Laws, lies and lockouts; are we really being left out in the cold?

As a young person living in the city, I have found the change in Sydney since the lockout laws mind blowing. I remember leaving a well-known locale in the middle of Kings Cross at about 1am and having to push through the sweaty heaving throng — on the street. Now, the only sweaty heaving throng is of crickets bemoaning the slow death to which the nightlife seems to have been consigned.

Poor little guy; he just wants a beer after 10pm

It’s undeniable; since the introduction of Sydney’s infamous lockout laws venues have closed, strip clubs have ceased baring all, and kebab shops have quietly stopped serving horse meat in the once-vibrant city centre. And there are plenty of statistics to back up those claims. Foot traffic has fallen by roughly 60% for certain times of night, and venues are reporting takings less than half of previous years. The number of long-standing Kings Cross venues that have had to close in the last 18 months is never-ending, and soon to be longer. And even worse, they’re gentrifying the Cross.

How DARE they?

There’s plenty of anger going around, not least from venue owners who have seen their livelihood fall by the wayside, and particularly as many claim that there aren’t even any health benefits; non-domestic assault was falling anyway, alcohol-related violence just moved to the Star, and one-punch victims wouldn’t have even been saved by these laws.


Lockout laws save lives.

In the years leading up to the lockout laws, the average number of non-domestic assaults per month in the CBD and Cross was about 230. Post-lockouts, that number has fallen dramatically to about 140. That’s a reduction in assaults of 45%, and for the stats nerds out there the result is statistically significant. A plethora of research has demonstrated a causal relationship; reduce the density of alcohol-serving venues and reduce their hours of operation and less people will die.

nd those who say that the Star has just copped the brunt of assaults? They’re just wrong. There has been a miniscule increase in assaults at the Star, which is neither statistically significant nor even a fraction of the decrease (it comes out to about 1 per month). Other areas that have been talked about as potential new hotspots of violence have similarly been unaffected by the lockout laws, with Newtown, Double Bay and other areas generally seeing a decline in assaults (or a similarly tiny increase), and the state overall losing 9% of its non-domestic assaults.

Pictured; statistical significance

Doctors at St. Vincent’s, the hospital notoriously coping with an endless supply of drunken victims, have come out in support of the lockouts. Since the laws’ introduction there has been a 25% drop in the number of serious assault-related injuries presenting to the hospital ED. The area described by medical professionals as a “war zone” has become safer than ever before.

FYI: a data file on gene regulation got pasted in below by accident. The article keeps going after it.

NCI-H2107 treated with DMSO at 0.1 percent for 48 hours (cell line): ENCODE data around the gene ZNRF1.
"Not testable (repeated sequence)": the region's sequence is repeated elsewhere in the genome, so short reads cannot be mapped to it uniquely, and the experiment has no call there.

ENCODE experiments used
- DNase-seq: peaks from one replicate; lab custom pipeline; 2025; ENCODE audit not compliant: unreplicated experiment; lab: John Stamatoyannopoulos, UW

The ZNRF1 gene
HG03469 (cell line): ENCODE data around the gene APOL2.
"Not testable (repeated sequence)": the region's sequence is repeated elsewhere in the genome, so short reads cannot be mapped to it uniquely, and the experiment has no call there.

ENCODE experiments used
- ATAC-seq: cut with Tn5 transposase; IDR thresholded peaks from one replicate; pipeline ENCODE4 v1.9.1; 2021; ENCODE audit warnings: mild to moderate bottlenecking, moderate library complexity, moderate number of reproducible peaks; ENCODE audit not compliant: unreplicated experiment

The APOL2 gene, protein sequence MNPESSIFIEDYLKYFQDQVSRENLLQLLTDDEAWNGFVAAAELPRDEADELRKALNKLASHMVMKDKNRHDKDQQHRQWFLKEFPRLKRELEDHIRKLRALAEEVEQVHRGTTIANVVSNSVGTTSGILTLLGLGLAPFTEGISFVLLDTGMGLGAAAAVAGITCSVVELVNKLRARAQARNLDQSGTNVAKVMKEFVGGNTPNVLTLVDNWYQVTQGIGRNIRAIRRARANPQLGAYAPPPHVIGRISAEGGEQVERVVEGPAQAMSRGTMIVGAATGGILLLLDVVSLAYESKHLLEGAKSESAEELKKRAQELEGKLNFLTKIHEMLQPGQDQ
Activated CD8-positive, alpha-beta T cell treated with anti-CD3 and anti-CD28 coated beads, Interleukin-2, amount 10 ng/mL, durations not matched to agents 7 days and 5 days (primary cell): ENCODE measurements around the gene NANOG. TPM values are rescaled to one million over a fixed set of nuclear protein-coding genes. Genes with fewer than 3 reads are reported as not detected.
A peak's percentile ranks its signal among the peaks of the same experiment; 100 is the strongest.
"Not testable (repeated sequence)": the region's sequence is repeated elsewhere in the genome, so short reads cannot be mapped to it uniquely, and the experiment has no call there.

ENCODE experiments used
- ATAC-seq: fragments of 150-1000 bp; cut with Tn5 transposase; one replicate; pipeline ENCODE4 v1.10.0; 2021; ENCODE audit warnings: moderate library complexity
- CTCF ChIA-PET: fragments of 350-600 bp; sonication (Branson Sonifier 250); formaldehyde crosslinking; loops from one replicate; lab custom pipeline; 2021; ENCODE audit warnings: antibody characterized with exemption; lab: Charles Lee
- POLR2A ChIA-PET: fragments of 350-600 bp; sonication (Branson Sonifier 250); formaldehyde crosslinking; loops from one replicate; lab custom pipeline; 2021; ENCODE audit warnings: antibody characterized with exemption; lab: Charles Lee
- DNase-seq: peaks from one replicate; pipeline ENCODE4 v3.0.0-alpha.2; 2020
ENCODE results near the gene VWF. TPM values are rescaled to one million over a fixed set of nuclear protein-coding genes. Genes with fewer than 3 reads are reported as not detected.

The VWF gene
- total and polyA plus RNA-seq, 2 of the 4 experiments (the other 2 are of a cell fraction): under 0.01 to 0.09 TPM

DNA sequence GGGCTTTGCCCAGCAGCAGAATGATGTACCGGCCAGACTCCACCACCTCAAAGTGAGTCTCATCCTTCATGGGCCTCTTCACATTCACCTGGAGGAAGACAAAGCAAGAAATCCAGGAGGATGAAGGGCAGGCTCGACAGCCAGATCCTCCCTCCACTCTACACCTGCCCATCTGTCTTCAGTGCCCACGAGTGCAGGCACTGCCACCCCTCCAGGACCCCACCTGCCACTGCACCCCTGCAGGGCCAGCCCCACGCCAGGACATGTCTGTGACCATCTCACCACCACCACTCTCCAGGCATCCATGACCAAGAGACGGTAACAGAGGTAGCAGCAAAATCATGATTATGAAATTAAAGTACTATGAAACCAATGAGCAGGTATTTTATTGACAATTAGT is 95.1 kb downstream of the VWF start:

It can’t be said enough.

Lockout laws save lives.

And now we come to our final question. Lockouts have saved lives. They have also killed the nightlife.

Could we have done it better? Could we do it better now?

It’s a difficult question to answer. Melbourne trialed a set of lockout laws that were monumentally unsuccessful, and decided instead to introduce better public transport. Whilst there have been some reductions in assaults, we’ve seen a much bigger fall in Sydney. Many cities around the world cope with less restrictive laws, but as ever cultural and social differences make it hard to say with precision what key differences help them keep crime rates down. And this is even harder because sometimes, they just live with higher rates of assault.

Ultimately it’s not a question of whether the lockout laws have been successful. Of course they have. They’ve succeeded in every stated aim. They are even quite popular once you move outside of the inner-city suburbs most directly effected.

The real question we need to ask; what do we value most?

Are we willing to let the occasional person die from alcohol-related violence if it means we can stay out all night again?

It’s not an easy question. And I’m not sure I have an answer. The only thing I can say is something that really bears repeating:

Lockout laws save lives.

Edit; on the 13th of September 2016 the government review into the lockout laws came back, with roughly the same message as this article. The gains of the lockout laws have been significant, but the cost has been high. There may be some partial relaxing of the laws, so watch this space!

Epidemiologist. Writer. Podcaster. Twitter FB Email